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Georgia’s ISIS Problem: How to Stop Would-Be Jihadists?

The continued departure of young men for jihad in Syria is raising alarm in Georgia’s Pankisi Valley, a Sunni Muslim area that allegedly has seen scores of men leave for the war over the past few years.

Parents from Pankisi have asked for the government’s help to stop the trend. A photo that shows two Pankisi high-schoolers armed and posing before the Islamic State flag in a jihadist training camp has added to the sense of urgency. Police had been searching for the duo since April 2, when they vanished after being seen entering the public school they attended.

Now, attention has begun to focus on Georgian border officers as well. One of the two, 16-year-old Muslim Kushtanashvili, allegedly used his father’s passport to slip through the Georgian-Turkish border. (Georgian citizens can enter Turkey visa-free.)

Angry members of Pankisi’s council of elders have demanded that the government take greater responsibility for blocking such departures at the border. The interior ministry has started an investigation.

“It is a tragedy for an entire nation, when kids are taken to war straight from their school desks,” said Meka Khangoshvili, a Pankisi activist and adviser for the Georgian Ministry for Reconciliation and Civic Equality, in an interview with the Kakheti Information Center. She called on the government to step up efforts to integrate the secluded area into Georgian society.

At the same time, according to local media, parents blame individuals they term Wahhabis, who reportedly deny involvement, for the boys’ departure to Syria, and also Abu Omar al-Shishani (born Tarkhan Batirashvili), a Pankisi-born commander with the Islamic State of Iraq and Syria (ISIS).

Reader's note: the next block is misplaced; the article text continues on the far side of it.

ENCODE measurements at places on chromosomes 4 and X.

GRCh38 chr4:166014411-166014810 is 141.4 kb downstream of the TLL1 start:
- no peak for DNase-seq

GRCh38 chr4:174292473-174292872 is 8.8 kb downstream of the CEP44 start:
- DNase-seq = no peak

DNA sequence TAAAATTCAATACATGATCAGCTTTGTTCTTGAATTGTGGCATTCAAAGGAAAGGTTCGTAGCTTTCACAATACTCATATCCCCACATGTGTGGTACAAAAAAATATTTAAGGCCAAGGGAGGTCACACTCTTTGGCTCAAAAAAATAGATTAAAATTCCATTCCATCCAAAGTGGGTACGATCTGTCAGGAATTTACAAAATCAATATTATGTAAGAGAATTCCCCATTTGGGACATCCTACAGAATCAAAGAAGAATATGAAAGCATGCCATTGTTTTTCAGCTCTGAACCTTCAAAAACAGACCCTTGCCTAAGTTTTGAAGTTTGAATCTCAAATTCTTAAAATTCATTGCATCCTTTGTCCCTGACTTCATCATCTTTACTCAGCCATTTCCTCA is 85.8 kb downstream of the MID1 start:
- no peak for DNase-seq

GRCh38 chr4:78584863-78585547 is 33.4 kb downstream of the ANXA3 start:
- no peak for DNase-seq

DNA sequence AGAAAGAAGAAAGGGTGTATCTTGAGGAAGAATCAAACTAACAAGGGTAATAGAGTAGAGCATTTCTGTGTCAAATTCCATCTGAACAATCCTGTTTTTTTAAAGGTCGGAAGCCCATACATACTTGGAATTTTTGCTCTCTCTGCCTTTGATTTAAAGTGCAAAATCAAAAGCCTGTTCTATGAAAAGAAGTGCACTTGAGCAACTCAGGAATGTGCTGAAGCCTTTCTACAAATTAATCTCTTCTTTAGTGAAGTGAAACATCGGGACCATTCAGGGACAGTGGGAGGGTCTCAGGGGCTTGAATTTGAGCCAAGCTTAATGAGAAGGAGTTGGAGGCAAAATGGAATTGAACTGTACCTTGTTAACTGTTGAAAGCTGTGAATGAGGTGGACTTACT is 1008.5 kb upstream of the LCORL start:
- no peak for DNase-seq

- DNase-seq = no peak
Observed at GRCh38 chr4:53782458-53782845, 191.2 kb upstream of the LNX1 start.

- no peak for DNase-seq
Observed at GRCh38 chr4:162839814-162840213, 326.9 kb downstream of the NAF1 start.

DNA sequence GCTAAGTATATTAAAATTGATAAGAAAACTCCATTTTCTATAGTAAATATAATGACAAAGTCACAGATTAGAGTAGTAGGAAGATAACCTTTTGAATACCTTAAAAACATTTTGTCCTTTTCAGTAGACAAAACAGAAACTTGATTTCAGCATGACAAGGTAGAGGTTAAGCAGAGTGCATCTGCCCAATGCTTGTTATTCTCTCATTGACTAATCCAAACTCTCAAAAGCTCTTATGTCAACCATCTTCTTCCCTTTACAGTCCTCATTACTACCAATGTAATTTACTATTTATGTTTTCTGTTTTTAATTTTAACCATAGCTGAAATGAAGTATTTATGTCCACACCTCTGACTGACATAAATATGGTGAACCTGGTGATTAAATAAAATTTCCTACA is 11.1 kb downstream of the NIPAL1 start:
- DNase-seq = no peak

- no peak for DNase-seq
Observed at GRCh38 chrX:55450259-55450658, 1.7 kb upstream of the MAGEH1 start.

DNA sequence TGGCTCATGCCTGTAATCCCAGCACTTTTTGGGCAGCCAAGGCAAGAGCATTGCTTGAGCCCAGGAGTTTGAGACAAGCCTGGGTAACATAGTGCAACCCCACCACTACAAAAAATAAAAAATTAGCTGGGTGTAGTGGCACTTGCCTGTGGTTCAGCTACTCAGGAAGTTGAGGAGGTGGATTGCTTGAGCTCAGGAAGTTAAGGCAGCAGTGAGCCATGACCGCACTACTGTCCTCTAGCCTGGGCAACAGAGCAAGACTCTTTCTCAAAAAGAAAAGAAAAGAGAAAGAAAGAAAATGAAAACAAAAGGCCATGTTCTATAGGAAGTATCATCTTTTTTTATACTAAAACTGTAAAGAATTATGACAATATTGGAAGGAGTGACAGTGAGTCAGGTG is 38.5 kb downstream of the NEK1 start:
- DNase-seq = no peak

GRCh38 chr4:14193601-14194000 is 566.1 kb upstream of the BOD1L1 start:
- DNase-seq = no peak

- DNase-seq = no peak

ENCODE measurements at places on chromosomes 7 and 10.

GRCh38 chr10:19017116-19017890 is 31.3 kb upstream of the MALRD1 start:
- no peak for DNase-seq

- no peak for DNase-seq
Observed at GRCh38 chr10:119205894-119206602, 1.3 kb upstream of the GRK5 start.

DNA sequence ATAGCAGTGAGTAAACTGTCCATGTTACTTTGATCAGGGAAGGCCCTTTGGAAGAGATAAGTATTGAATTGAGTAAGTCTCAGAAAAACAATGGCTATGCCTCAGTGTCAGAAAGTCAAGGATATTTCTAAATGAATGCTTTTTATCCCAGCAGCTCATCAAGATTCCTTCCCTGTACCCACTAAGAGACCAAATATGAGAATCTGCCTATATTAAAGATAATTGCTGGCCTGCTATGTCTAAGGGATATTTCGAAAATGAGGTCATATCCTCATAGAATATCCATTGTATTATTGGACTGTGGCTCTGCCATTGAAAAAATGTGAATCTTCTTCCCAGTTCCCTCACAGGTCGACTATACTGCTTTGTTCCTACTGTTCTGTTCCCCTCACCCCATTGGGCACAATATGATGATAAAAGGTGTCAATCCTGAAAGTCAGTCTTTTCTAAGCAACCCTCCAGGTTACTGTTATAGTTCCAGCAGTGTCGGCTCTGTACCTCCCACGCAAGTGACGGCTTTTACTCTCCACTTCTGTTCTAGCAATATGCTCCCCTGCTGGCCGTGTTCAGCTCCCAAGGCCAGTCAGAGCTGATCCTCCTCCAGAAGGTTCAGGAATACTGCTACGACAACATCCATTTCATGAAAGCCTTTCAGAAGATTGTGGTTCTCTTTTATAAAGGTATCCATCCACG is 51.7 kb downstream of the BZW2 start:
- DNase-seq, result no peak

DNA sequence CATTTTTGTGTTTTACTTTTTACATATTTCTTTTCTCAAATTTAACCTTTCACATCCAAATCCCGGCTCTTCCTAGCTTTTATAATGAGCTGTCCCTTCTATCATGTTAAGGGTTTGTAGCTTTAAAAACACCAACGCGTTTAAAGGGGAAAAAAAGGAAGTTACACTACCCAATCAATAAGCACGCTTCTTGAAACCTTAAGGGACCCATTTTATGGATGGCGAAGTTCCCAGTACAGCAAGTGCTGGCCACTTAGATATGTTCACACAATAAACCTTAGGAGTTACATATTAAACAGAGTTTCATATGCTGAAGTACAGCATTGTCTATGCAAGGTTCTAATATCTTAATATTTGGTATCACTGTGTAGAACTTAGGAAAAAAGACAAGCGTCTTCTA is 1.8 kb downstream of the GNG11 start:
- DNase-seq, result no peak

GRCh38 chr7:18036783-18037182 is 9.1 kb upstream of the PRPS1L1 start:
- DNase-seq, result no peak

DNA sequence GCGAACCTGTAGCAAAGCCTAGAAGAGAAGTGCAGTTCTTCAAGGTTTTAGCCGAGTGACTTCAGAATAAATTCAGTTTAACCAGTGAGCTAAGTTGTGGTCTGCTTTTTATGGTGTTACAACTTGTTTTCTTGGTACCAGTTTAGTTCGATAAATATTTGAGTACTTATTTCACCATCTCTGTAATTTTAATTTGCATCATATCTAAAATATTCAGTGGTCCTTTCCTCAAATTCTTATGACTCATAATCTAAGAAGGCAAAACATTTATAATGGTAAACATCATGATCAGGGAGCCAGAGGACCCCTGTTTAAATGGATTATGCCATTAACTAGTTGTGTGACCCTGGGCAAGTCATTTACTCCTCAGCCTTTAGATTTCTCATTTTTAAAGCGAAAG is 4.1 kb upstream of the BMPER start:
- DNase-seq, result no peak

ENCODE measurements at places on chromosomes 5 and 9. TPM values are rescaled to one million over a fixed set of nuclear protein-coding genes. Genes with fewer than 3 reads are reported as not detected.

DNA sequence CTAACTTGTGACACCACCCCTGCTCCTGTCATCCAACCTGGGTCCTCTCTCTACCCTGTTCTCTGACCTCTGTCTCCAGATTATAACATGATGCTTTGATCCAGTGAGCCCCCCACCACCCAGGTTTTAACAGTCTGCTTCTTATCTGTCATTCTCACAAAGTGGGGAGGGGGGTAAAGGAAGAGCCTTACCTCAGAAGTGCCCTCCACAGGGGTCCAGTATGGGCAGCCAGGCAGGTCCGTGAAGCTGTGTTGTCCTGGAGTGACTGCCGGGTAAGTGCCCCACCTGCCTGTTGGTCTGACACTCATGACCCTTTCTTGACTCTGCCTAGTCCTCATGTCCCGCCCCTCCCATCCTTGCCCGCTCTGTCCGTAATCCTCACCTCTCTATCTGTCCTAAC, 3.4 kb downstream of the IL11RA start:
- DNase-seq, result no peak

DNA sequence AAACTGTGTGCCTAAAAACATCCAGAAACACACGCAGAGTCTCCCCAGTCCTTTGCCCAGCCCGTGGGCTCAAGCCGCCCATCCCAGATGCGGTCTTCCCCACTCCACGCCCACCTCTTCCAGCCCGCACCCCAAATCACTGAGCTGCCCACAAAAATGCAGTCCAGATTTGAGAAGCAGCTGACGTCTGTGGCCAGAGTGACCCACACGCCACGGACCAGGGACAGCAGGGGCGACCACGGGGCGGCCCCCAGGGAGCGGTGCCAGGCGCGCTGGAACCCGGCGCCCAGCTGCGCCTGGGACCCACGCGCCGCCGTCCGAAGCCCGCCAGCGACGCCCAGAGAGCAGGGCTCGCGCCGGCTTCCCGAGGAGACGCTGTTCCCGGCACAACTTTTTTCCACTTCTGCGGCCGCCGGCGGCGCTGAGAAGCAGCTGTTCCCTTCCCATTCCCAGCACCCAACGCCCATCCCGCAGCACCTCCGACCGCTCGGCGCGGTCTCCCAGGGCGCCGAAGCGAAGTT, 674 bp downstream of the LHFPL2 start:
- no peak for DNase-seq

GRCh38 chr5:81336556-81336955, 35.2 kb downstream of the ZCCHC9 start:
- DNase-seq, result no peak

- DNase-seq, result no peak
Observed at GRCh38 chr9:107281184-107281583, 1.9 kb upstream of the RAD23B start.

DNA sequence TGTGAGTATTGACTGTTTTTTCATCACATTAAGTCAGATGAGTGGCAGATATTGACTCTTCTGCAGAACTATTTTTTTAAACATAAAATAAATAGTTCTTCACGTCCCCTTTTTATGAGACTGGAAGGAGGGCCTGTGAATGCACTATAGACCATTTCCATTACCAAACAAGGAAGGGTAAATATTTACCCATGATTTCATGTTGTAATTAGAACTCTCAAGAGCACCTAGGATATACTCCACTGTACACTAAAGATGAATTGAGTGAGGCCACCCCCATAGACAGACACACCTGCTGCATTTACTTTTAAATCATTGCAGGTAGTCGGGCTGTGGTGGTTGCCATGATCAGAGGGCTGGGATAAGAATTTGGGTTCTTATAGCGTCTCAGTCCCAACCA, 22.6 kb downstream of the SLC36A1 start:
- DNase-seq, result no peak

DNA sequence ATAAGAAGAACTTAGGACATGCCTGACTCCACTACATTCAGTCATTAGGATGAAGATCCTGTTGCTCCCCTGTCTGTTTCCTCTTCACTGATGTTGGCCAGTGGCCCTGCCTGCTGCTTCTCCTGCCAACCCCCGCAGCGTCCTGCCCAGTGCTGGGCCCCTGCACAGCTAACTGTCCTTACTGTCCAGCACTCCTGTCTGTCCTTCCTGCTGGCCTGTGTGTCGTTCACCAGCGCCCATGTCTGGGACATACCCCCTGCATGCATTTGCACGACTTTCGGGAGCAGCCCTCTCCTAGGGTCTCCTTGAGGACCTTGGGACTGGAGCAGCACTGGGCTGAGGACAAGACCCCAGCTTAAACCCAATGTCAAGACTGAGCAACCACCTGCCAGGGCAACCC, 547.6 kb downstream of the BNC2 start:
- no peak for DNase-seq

Exasperation also appears targeted at the young jihadists themselves.

“This isn’t our war. This also isn’t Georgia’s war, and what do our children want there?” Rustavi2 cited members of Pankisi’s council of elders as saying.

Another young runaway to Syria, Beslan Margoshvili, returned to his Pankisi home after allegedly briefly joining the Islamic rebel army, his father told Georgian media.

Pankisi resident Leila Achishvili, who lost two of her sons to the war in Syria, told the Kakheti Information Center that the area’s scarce employment opportunities make Pankisi youth easy targets for recruitment.

“What can the young men do when there are no jobs, when they have nothing to do?” she asked. “Religion tells us that if you are a man, you have to provide for your family. It is also a matter of pride . . .”

Last summer, EurasiaNet.org reported that some Pankisi residents downplayed claims of an outward-bound stream of Pankisi jihadists. One woman estimated that roughly 50 to 60 had left the gorge, but not recently.

Local media estimates that nine Pankisi residents, to date, have been killed in the fighting in Syria.
 

Georgia’s ISIS Problem: How to Stop Would-Be Jihadists?

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